The Merchant of Venice (July 20-August 6, 2006)

Olympia hosts marvelous ‘Merchant’

by ALEC CLAYTON
Originally published in The Tacoma News Tribune

“The Merchant of Venice” is one of the most controversial of Shakespeare’s plays due to its virulent anti-Semitism. Shylock is an embodiment of the most vicious of Jewish stereotypes and a man out for Christian blood – or, at least, the blood of one particular Christian.

It’s hard to take racial stereotypes played for comic effect. But Shylock and Antonio are complex characters, and Shakespeare makes Shylock seem more human by showing that his hatred for Christians comes from mistreatment at their hands. Audiences cannot help sympathizing with him when he utters the famous lines:

“Hath not a Jew eyes? Hath not a Jew hands, organs, dimensions, senses, affections, passions; fed with the same food, hurt with the same weapons, subject to the same diseases, healed by the same means, warmed and cooled by the same winter and summer as a Christian is? If you prick us do we not bleed?”

This production is updated with early 1960s clothing. Other than the costumes, however, nothing has been updated. Director Dennis Rolly said the main reason for the modern-day costuming was to save costs. In Acts 1 and 2, I found it a little disconcerting to watch men in gray suits with thin neckties and women in dresses that might have been worn by Jackie Kennedy or Twiggy speaking in iambic pentameter. But once I grew accustomed to the clothing, it didn’t matter, and the evolving wardrobes of Portia (Ingrid Pharris), Nerissa (Kimberly Nickel) and Lancelot (Christopher Cantrell) added greatly to the comic appeal.

When Portia and Nerissa first appear on stage, they are lounging on a patio in frumpy housedresses. Nerissa has curlers in her hair and cotton balls stuffed between her toes. Lancelot first appears as a garbage man wearing gray coveralls and a baseball hat. Later, he shows up as a poolside lizard in a gaudy Hawaiian shirt and still later as a cowboy with a red bandanna riding a child’s hobby horse. (Cantrell also appears as Shylock’s shifty friend Tubal, who is dressed up as a stereotypical gangster.)

Shifting easily from ludicrous comedy to romantic love story to high drama, this is a play that allows actors to emote to their fullest potential. The director cast actors who are up to the challenge and gave them free range. Rolly is a veteran actor, but this is only his second time as a director.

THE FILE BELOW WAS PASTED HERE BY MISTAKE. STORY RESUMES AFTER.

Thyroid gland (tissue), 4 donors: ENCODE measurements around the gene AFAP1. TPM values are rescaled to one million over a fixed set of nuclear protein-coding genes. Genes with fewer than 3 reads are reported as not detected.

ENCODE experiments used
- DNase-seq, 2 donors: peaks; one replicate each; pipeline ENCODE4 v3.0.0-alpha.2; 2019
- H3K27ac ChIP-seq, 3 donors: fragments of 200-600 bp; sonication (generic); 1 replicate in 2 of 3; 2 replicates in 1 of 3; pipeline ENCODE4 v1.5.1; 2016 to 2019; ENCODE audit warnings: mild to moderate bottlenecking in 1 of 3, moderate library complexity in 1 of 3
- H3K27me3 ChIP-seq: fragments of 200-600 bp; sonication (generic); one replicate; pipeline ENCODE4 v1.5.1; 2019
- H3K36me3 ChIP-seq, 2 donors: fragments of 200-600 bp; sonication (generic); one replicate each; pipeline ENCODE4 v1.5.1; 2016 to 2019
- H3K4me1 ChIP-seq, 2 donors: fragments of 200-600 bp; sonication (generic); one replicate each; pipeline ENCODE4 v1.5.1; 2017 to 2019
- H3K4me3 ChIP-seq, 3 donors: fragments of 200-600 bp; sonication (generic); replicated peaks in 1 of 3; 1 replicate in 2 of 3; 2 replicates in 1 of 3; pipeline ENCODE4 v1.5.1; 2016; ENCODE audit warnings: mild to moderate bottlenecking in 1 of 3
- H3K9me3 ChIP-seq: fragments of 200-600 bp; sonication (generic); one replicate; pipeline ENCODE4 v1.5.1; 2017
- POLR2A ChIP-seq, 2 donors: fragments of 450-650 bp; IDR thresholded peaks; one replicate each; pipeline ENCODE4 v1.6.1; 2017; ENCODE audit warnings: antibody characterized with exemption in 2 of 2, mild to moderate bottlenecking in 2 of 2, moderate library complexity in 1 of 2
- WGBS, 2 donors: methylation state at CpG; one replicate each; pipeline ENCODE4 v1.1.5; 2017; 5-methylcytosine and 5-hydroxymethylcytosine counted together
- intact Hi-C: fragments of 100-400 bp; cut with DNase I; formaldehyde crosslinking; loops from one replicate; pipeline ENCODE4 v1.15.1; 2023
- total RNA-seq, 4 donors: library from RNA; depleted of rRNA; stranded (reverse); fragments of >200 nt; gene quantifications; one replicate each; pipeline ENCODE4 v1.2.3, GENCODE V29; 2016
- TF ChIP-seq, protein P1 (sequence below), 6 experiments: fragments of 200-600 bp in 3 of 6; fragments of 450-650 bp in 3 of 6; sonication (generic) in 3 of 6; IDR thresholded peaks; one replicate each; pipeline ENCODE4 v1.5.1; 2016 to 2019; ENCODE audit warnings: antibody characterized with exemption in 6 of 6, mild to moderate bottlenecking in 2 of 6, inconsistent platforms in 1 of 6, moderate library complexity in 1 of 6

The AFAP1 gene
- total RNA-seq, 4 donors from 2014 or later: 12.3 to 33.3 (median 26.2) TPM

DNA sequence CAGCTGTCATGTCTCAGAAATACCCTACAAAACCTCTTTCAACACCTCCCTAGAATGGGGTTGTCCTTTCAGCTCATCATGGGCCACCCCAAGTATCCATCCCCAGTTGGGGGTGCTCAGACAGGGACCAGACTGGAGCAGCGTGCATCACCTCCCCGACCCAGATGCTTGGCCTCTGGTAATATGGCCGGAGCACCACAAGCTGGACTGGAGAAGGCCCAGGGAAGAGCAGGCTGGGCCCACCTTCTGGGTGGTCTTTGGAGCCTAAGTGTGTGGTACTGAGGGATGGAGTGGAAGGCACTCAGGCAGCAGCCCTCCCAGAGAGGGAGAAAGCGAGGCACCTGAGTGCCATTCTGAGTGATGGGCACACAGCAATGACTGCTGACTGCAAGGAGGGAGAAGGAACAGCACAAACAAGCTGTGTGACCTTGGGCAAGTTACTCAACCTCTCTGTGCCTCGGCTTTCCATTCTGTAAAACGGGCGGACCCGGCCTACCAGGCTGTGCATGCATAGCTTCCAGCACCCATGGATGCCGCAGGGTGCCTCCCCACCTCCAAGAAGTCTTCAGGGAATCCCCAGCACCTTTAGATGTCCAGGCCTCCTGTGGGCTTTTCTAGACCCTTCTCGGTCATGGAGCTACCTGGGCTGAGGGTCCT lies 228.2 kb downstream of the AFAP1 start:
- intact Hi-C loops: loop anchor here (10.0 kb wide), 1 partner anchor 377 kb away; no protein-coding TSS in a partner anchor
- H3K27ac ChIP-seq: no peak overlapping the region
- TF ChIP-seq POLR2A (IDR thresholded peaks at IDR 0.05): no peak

Tim Hoban plays the kind merchant, Antonio, with sympathy and much sadness. His character is one of the few that is not played with comic exaggeration.

Brian Jansen is rather slow to get into the role of Bassanio. Early on, he has to stand around a lot while other actors take center stage, but once he hooks up with the love of his life, Portia, he becomes amazingly animated. He has a great laugh.

Pharris, as Portia, is also slow to ease into her role. When she first appears, she is upstaged by her maid, Nerissa. But she blossoms in love for Bassanio, and she is great when she dresses as a man and appears in court as a lawyer (yes, this is yet another case of cross-dressing Shakespearean characters).

Other actors who stand out in supporting roles are Dennis Worrell as Gratiano and Tim Samland as the Prince of Arragon. But the real stars are Russ Holm as Shylock and Cantrell as Lancelot Gabbo. Holm plays Shylock with great passion. There is nothing clownish about his portrayal. Cantrell is nothing but clownish. He winks and laughs and grimaces and lumbers across the stage with great broad gestures.

The theater was two-thirds empty on opening night, which was a shame. Those who did attend saw an outstanding performance by some of the best actors in the South Sound region.